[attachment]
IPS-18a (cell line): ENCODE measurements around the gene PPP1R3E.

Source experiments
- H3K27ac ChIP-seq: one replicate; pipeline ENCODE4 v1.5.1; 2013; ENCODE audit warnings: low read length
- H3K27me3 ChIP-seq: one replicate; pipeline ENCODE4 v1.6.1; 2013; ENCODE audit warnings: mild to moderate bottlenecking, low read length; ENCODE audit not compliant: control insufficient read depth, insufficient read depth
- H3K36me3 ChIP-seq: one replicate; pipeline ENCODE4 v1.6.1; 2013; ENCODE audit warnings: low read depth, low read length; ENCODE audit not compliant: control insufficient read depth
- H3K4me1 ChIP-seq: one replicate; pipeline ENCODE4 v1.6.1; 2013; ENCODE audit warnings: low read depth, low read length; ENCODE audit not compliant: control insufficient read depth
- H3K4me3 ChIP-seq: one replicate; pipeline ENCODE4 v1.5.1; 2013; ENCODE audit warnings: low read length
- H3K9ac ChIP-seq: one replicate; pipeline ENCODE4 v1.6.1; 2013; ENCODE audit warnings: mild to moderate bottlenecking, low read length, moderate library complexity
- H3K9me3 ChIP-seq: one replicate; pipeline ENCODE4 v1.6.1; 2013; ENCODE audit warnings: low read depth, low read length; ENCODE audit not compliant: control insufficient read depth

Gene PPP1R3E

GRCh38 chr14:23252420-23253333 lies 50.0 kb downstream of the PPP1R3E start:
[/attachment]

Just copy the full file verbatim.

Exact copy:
IPS-18a (cell line): ENCODE measurements around the gene PPP1R3E.

Source experiments
- H3K27ac ChIP-seq: one replicate; pipeline ENCODE4 v1.5.1; 2013; ENCODE audit warnings: low read length
- H3K27me3 ChIP-seq: one replicate; pipeline ENCODE4 v1.6.1; 2013; ENCODE audit warnings: mild to moderate bottlenecking, low read length; ENCODE audit not compliant: control insufficient read depth, insufficient read depth
- H3K36me3 ChIP-seq: one replicate; pipeline ENCODE4 v1.6.1; 2013; ENCODE audit warnings: low read depth, low read length; ENCODE audit not compliant: control insufficient read depth
- H3K4me1 ChIP-seq: one replicate; pipeline ENCODE4 v1.6.1; 2013; ENCODE audit warnings: low read depth, low read length; ENCODE audit not compliant: control insufficient read depth
- H3K4me3 ChIP-seq: one replicate; pipeline ENCODE4 v1.5.1; 2013; ENCODE audit warnings: low read length
- H3K9ac ChIP-seq: one replicate; pipeline ENCODE4 v1.6.1; 2013; ENCODE audit warnings: mild to moderate bottlenecking, low read length, moderate library complexity
- H3K9me3 ChIP-seq: one replicate; pipeline ENCODE4 v1.6.1; 2013; ENCODE audit warnings: low read depth, low read length; ENCODE audit not compliant: control insufficient read depth

Gene PPP1R3E

GRCh38 chr14:23252420-23253333 lies 50.0 kb downstream of the PPP1R3E start: